“Mirrors and Windows”: Teaching MLK and Social Justice in an Early Childhood Setting By Anna Goodkind
Teaching social justice and diversity as an early childhood educatoris both important and challenging. We want to make sure that we are acknowledging important events, people, holidays, and situations but that we are also infusing social awareness, action, and empathy into our students’ learning each day, no matter the time of year. Each year around Martin Luther King, Jr. Day, or African American History Month in February,all of the books by African American authors suddenly appear on classroom bookshelves, posters of important African American historical figures line hallway walls, and students discuss diversity, fairness, equality, and justice. But what about the rest of the school year? Isn’t there a place for experiences and conversations like these ones throughout the breadth of each student’s learning experience? Because the experiences of Martin Luther King and those who fought with him for freedomand equality did not stop after one day in January or one month in February, and seeking social justice is a lifelong endeavor that shifts and changes with our society’s climate. If we are educating the future citizens of our world, yes we must teach them about Martin Luther King and other justice warriors like him, but we must also keep the conversation going around and after that day or month, infusing it into our lessons and our children’s experiences on a daily basis.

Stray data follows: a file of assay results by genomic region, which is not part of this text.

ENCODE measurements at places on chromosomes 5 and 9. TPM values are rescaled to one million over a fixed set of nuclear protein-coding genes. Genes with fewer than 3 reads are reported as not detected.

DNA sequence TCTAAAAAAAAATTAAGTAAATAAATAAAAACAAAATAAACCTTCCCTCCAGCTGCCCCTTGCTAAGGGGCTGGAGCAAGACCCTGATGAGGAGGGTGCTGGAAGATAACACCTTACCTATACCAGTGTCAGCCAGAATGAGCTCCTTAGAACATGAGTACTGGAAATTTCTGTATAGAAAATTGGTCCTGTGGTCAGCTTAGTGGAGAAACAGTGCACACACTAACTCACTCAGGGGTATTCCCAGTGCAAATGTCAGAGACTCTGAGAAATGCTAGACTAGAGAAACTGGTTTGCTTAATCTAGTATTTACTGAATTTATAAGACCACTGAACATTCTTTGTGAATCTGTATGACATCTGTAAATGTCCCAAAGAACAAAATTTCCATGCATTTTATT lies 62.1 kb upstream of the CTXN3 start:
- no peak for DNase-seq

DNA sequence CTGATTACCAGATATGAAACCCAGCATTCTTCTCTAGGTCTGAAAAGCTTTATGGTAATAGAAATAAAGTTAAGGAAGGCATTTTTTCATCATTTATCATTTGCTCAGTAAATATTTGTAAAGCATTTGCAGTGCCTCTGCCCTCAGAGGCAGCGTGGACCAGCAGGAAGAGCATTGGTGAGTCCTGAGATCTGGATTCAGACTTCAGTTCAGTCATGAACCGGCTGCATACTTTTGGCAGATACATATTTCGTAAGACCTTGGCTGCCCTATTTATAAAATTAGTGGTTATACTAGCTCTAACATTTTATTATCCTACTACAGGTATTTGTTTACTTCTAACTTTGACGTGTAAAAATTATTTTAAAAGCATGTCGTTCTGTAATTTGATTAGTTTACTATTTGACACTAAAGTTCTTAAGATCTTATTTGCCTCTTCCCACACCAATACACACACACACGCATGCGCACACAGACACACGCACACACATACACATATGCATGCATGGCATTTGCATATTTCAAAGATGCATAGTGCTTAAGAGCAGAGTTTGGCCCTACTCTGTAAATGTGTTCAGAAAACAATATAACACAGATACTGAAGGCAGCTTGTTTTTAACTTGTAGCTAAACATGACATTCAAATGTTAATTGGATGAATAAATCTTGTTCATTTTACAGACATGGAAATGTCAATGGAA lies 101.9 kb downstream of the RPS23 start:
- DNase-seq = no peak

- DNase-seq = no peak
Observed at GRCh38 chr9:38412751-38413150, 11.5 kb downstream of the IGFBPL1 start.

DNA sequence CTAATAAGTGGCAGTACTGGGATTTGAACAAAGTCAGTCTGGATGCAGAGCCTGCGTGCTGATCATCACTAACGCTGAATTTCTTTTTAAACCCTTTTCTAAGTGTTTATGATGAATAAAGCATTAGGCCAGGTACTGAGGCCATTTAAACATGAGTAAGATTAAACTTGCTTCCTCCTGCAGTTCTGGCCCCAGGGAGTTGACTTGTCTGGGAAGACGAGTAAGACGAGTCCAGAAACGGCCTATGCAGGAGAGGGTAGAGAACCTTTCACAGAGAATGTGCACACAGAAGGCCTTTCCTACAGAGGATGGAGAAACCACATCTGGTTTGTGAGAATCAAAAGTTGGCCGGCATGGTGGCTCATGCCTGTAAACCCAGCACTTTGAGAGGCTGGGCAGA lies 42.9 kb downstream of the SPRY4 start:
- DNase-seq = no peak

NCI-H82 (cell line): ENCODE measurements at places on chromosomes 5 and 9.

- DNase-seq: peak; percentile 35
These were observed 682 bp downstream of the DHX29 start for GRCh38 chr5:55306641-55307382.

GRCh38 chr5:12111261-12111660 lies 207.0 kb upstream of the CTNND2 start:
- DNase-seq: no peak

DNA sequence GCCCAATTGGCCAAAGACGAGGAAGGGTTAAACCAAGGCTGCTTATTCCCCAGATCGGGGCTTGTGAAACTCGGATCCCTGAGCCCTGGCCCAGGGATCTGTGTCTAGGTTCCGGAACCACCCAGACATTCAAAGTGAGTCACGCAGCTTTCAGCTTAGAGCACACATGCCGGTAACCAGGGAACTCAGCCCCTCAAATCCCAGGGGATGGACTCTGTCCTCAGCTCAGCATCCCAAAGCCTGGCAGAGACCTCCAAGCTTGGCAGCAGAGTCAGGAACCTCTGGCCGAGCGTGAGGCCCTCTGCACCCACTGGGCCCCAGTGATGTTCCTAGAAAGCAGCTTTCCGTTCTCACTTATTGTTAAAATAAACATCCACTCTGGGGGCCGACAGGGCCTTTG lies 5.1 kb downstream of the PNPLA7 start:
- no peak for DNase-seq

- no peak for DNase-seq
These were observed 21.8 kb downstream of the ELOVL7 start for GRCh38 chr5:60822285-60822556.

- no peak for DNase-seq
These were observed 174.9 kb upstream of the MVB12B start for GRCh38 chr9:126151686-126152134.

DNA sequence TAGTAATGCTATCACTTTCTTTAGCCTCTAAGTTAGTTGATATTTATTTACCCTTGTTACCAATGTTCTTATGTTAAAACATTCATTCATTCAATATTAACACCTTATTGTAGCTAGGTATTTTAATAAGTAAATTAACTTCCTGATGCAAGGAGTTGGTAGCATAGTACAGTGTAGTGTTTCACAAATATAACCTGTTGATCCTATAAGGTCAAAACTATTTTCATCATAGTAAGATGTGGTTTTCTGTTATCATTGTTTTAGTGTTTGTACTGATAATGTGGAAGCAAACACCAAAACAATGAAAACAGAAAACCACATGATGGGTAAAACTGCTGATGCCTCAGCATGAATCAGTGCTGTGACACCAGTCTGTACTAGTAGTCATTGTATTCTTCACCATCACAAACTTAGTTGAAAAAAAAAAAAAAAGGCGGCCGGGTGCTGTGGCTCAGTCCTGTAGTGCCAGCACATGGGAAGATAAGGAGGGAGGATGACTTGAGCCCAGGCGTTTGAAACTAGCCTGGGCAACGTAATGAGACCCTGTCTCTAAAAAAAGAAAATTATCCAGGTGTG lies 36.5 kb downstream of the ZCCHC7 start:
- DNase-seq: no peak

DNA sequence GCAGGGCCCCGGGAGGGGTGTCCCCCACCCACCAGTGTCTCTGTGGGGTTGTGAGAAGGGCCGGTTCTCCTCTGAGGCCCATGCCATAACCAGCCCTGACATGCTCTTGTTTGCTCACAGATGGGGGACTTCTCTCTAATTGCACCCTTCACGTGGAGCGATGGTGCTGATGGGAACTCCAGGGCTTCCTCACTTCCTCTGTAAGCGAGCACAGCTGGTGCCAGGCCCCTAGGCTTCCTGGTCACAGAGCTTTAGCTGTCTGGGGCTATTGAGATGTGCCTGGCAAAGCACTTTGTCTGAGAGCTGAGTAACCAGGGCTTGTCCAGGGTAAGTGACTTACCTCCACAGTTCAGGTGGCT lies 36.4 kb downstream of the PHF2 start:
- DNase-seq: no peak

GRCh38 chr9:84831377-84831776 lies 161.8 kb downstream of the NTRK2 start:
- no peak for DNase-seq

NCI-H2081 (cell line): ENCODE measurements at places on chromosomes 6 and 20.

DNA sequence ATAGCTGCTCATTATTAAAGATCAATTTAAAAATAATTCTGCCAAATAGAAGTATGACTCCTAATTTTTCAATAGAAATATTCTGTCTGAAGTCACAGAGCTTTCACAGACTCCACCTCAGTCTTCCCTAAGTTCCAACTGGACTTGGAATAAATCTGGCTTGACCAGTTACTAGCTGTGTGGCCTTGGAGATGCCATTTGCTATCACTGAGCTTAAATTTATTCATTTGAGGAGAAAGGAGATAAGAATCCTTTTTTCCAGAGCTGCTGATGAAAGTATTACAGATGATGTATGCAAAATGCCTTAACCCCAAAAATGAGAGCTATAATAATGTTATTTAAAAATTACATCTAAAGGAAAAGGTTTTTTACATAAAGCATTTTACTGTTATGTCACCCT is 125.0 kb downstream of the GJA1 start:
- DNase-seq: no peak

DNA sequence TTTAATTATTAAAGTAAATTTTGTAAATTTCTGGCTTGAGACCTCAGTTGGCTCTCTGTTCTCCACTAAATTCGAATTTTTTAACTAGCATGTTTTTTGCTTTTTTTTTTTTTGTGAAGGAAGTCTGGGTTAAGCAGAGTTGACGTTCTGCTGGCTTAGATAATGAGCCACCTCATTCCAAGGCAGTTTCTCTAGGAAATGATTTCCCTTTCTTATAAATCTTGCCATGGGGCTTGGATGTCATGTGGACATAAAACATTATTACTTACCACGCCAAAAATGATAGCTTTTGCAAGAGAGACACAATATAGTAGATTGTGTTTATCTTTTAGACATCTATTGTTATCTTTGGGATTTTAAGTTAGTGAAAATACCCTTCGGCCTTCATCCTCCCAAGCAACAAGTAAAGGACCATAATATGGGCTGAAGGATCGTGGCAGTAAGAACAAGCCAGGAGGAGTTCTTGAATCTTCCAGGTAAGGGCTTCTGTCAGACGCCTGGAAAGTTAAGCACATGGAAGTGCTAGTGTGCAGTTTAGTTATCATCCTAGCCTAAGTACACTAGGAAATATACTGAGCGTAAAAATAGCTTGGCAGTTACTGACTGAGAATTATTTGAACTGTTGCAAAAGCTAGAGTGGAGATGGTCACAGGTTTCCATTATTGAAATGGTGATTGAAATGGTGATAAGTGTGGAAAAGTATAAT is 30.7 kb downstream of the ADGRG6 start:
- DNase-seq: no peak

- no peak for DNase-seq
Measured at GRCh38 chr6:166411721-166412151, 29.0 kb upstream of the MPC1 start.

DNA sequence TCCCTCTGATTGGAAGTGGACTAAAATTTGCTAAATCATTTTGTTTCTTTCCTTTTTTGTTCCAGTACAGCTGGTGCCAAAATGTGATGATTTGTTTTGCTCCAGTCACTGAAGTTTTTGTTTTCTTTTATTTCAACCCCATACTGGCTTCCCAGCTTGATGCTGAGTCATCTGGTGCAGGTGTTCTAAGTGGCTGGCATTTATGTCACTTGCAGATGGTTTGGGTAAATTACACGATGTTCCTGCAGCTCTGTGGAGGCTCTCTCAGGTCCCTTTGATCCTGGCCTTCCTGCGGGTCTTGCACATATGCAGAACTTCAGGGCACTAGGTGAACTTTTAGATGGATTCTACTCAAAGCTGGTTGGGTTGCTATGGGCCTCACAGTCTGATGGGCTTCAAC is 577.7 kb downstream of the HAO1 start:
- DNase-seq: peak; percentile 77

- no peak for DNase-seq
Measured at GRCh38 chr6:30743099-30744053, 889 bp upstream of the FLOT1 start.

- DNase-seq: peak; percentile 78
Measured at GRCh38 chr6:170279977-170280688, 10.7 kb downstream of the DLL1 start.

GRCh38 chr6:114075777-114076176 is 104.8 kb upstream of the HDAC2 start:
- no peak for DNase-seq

I once heard one of my favorite children’s book authors, Jacqueline Woodson, speak at a conference on Progressive Education. She saidsomething that really stood out to me and remains one of my favorite quotations to this day(though sheacknowledged that it was not her own quote, I am unsure to whom it can be attributed before her). She said that children must consistently have access in their daily lives to “books that act as both mirrors and windows—mirrors of their own experiences, and windows into the experiences of others.” So yes, it is important to have books by African American authors and with African American characters on bookshelves in January and February, and for young African American students to see themselves reflected in those pages, but it is just as important to do so year-round in classrooms filled with children of other races. Children need to be regularly exposed to books, images, experiences, and information about those whose backgrounds and lives differ from their own. And this is just one way in which we teach social understanding and empathy to the youngest members of our society.
We do acknowledge Martin Luther King, Jr. around the time that the rest of our community is celebrating his birthday. We discuss diversity and work with the children on self-portraits, noticing our different skin tones, and celebrating our differences while also noticing the ways in which we are all similar. But we do this at other times of year as well—we create and explore self-portraiture throughout the school year. We acknowledge and discuss our shared and differing experiences on a regular basis. And when it comes to talking about social justice and MLK, we don’t pretend that everyone in the past, or even today, celebrates these differences in the same way. We acknowledge that some of the things that make us look different may also inform differences of experience, in both positive and negative ways.